Mixed Pickles. Maud Stoltz. Recipe

Mixed pickles are a delightful combination of vegetables, spices, and vinegar that have been enjoyed for centuries. This tangy and crunchy condiment adds a burst of flavor to sandwiches, salads, and any dish that could benefit from a little zing. One popular recipe for Mixed Pickles comes from Maud Stoltz, and it is a true classic.

Before we delve into the recipe, let's take a moment to appreciate the history of Mixed Pickles. Pickling as a preservation method dates back thousands of years, as people sought ways to prolong the shelf life of their food. The process involves immersing fruits or vegetables in a solution of vinegar or brine, which creates an acidic environment that inhibits the growth of bacteria. This technique allowed people to enjoy the taste of fresh produce throughout the year, even during times when fresh ingredients were scarce.

Now, let's move on to Maud Stoltz's recipe for Mixed Pickles. This recipe yields a generous amount of pickles, perfect for sharing or storing for future use.

- 200 little cucumbers
- 50 large cucumbers
- 3 tablespoons black mustard seed
- 3 tablespoons white mustard seed
- 3 tablespoons celery seed
- 12 red peppers
- 2 pounds sugar
- 1 quart French mustard
- 1 bottle English chow-chow
- 1 quart little onions
- Vinegar to cover

1. Start by thoroughly cleaning and drying all the cucumbers. If using large cucumbers, slice them into thin rounds. If using little cucumbers, you can leave them whole or halve them lengthwise.

2. In a large pot, combine the cucumbers, black mustard seed, white mustard seed, celery seed, red peppers, sugar, French mustard, and English chow-chow.

3. Add the little onions to the pot, ensuring they are evenly distributed among the other ingredients.

4. Pour vinegar over the mixture until it fully covers all the vegetables. The amount of vinegar needed may vary, but it should be enough to completely submerge the ingredients.

5. Place the pot on the stove over low heat and simmer gently for about one hour. Stir occasionally to prevent sticking and to help the flavors meld together.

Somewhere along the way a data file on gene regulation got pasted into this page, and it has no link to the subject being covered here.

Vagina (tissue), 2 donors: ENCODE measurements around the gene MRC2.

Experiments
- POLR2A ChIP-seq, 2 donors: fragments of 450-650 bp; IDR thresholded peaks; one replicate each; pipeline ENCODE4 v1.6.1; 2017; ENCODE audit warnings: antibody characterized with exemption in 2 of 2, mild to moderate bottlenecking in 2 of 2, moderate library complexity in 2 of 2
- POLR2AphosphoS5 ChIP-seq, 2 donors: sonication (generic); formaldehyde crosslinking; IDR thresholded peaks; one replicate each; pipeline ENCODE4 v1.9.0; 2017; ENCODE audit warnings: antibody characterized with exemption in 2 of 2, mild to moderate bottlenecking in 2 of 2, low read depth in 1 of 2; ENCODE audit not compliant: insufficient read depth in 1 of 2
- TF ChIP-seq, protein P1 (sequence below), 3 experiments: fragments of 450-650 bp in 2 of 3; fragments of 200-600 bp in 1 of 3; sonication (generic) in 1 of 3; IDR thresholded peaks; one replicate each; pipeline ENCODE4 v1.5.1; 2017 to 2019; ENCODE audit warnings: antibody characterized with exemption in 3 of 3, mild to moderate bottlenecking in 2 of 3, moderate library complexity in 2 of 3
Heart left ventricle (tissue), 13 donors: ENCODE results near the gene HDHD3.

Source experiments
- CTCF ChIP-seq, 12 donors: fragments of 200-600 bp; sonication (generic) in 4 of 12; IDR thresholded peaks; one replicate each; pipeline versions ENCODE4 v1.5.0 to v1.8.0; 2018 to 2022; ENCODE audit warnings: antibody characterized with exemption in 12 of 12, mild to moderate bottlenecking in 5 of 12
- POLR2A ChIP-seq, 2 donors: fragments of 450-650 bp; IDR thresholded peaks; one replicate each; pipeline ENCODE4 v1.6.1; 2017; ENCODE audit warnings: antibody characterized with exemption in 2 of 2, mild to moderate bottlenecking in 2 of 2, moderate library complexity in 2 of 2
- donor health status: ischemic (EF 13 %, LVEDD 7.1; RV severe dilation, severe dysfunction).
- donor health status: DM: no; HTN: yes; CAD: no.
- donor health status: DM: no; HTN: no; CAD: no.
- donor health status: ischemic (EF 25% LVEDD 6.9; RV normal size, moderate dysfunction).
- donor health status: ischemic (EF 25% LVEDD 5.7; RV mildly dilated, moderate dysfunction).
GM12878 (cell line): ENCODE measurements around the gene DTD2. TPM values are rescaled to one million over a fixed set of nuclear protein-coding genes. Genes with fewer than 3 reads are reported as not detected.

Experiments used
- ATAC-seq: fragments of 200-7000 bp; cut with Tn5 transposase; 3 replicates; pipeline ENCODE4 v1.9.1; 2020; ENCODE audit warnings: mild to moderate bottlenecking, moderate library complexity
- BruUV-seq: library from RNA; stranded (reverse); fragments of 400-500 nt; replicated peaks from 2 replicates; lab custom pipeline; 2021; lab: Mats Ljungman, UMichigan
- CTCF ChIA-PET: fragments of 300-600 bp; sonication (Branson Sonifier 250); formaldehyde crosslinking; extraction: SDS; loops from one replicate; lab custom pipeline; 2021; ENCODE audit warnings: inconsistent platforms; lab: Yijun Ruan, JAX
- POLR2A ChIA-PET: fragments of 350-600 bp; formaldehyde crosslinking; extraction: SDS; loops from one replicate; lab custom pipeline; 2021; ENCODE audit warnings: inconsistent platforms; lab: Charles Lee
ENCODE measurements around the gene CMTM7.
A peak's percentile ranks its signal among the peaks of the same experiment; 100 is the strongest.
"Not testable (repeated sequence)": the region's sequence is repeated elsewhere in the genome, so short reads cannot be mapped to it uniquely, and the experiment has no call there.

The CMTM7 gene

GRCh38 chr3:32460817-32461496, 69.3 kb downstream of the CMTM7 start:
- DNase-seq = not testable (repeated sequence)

6. After one hour of simmering, taste the pickles and adjust the seasoning if desired. You can add more sugar for a sweeter taste or more mustard for extra tanginess.

7. Once the pickles have reached your desired taste, remove the pot from the heat and let it cool to room temperature.

8. Once cooled, transfer the pickles and the liquid into sterilized jars. Ensure that the jars are sealed tightly to prevent any air from entering.

9. Store the jars in a cool, dark place for at least one week before enjoying. This resting time allows the flavors to further develop and intensify.

Now, let's explore some fun facts about Mixed Pickles. Did you know that this condiment is often associated with winter holidays? In many cultures, the preparation of mixed pickles becomes a festive tradition, where families come together to create jars of pickles to be savored and shared during the holiday season.

Additionally, Mixed Pickles can vary widely in taste and ingredients depending on the region and personal preference. Some recipes include additional vegetables like cauliflower, carrots, or green beans, while others may have a more pronounced spicy kick by adding chili peppers or jalapeños.

If you enjoy the tangy and savory flavors of Mixed Pickles, you might also enjoy trying other pickled delights. For example, Pickled Beets offer a sweet and earthy flavor, while Pickled Jalapeños provide a fiery and spicy kick. Additionally, Pickled Red Onions add a burst of color and tanginess to any dish. Feel free to explore these recipes and experiment with different pickling methods to find your personal favorite.

So, gather your ingredients and embark on the journey of making Maud Stoltz's delicious Mixed Pickles. Whether canned for a special occasion or enjoyed immediately, these pickles are sure to elevate your culinary creations and add a delightful twist of flavor.



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